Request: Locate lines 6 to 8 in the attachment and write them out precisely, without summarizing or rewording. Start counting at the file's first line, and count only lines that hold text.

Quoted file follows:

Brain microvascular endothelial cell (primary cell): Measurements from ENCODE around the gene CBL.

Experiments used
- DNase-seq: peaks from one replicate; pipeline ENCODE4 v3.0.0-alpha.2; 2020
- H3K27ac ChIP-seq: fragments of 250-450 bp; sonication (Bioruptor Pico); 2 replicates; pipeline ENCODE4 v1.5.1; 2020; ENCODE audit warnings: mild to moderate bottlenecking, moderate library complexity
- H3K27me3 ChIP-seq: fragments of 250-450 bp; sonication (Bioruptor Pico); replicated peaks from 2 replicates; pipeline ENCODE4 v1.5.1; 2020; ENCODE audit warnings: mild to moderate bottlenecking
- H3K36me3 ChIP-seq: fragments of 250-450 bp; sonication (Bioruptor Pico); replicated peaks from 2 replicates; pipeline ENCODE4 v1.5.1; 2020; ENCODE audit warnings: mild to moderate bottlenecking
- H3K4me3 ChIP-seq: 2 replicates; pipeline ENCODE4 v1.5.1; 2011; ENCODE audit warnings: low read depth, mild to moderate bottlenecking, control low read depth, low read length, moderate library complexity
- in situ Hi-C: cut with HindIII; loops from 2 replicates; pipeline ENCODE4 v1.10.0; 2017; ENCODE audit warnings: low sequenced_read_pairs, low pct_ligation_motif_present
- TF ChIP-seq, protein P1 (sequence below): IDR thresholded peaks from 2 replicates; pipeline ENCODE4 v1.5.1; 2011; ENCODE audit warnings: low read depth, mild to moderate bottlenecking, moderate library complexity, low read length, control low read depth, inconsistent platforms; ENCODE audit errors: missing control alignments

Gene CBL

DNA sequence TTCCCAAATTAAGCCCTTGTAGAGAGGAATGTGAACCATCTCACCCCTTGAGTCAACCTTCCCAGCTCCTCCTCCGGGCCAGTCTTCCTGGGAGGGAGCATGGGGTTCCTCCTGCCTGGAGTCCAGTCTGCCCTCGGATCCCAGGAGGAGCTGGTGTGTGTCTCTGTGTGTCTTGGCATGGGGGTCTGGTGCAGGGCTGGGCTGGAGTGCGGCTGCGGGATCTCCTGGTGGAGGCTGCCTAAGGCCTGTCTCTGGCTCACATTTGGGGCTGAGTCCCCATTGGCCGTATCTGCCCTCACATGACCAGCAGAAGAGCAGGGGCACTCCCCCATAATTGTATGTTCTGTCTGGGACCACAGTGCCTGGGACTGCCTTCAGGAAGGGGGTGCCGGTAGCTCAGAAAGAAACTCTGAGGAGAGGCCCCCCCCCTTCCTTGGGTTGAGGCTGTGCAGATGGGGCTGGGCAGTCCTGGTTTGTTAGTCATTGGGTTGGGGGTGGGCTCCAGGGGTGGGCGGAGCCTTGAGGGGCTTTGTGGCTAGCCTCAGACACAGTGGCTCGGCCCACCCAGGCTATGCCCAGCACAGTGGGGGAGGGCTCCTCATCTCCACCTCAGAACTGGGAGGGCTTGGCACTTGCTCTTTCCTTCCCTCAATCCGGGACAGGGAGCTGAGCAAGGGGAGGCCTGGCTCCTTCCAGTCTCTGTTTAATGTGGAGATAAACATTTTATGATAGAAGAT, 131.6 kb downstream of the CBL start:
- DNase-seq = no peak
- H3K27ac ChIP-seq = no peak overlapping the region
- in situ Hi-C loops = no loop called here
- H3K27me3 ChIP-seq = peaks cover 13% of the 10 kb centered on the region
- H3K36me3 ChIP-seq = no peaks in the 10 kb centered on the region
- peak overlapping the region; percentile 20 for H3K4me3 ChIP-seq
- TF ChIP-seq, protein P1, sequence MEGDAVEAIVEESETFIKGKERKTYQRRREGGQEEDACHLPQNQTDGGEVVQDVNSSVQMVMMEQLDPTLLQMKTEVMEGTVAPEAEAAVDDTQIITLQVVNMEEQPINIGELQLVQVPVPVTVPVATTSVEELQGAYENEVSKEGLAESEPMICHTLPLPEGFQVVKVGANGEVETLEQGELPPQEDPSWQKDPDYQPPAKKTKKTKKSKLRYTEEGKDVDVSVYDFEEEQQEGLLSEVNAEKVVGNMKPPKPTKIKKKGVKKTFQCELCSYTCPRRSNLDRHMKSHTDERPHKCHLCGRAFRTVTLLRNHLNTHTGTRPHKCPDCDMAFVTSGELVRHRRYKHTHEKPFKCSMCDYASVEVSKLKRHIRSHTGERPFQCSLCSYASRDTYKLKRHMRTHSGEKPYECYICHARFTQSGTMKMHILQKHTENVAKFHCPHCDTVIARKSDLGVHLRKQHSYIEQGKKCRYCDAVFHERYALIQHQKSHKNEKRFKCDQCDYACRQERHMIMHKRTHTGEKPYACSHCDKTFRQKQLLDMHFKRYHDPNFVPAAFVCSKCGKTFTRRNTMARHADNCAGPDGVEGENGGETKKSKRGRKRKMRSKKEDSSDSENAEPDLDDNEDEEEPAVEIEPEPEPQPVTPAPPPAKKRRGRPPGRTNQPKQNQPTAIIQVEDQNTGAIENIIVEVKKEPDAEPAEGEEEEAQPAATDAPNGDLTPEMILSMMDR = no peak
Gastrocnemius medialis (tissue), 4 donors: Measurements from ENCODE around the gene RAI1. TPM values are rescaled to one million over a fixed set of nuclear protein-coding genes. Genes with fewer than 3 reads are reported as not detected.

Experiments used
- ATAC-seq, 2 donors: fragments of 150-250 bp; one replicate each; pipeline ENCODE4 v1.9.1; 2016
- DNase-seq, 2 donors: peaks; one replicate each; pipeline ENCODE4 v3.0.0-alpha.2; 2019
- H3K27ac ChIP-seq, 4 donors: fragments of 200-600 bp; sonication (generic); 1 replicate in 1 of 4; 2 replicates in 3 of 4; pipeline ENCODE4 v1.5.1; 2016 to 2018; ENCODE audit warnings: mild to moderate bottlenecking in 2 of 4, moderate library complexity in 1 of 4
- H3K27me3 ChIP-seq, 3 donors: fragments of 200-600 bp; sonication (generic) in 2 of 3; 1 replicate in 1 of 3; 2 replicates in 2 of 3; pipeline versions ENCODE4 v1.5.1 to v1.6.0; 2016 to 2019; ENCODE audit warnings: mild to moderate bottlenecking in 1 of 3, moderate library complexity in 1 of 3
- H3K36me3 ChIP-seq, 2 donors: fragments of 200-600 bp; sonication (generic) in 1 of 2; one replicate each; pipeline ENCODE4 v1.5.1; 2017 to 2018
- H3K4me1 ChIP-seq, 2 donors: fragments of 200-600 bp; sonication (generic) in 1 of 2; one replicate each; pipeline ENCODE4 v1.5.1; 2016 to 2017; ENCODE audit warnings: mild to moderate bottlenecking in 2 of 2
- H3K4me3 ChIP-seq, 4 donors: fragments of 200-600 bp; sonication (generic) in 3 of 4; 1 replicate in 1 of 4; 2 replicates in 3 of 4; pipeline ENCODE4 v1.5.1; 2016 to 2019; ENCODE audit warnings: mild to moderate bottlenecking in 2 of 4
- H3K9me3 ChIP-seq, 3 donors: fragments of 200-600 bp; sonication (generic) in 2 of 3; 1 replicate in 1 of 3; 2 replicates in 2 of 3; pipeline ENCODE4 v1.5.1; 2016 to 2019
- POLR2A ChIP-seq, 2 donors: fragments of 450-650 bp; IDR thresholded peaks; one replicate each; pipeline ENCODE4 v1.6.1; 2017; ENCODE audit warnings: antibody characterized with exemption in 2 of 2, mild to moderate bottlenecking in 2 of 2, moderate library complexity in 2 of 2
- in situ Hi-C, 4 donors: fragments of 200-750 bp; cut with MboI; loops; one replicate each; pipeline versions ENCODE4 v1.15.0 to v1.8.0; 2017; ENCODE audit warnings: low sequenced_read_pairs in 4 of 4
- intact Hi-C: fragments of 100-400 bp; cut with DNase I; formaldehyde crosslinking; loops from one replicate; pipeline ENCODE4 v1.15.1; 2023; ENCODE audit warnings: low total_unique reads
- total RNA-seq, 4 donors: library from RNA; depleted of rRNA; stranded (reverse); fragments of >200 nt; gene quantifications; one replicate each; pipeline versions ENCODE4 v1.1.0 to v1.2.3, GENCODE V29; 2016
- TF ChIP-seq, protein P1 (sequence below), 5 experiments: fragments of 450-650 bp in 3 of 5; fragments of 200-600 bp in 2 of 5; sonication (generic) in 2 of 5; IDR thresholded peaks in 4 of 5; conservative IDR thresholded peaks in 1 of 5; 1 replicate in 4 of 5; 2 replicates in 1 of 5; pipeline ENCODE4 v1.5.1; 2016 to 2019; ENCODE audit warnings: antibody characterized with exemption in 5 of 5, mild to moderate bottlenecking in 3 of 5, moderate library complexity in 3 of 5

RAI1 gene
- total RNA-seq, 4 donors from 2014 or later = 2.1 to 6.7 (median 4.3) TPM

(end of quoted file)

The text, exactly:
- H3K36me3 ChIP-seq: fragments of 250-450 bp; sonication (Bioruptor Pico); replicated peaks from 2 replicates; pipeline ENCODE4 v1.5.1; 2020; ENCODE audit warnings: mild to moderate bottlenecking
- H3K4me3 ChIP-seq: 2 replicates; pipeline ENCODE4 v1.5.1; 2011; ENCODE audit warnings: low read depth, mild to moderate bottlenecking, control low read depth, low read length, moderate library complexity
- in situ Hi-C: cut with HindIII; loops from 2 replicates; pipeline ENCODE4 v1.10.0; 2017; ENCODE audit warnings: low sequenced_read_pairs, low pct_ligation_motif_present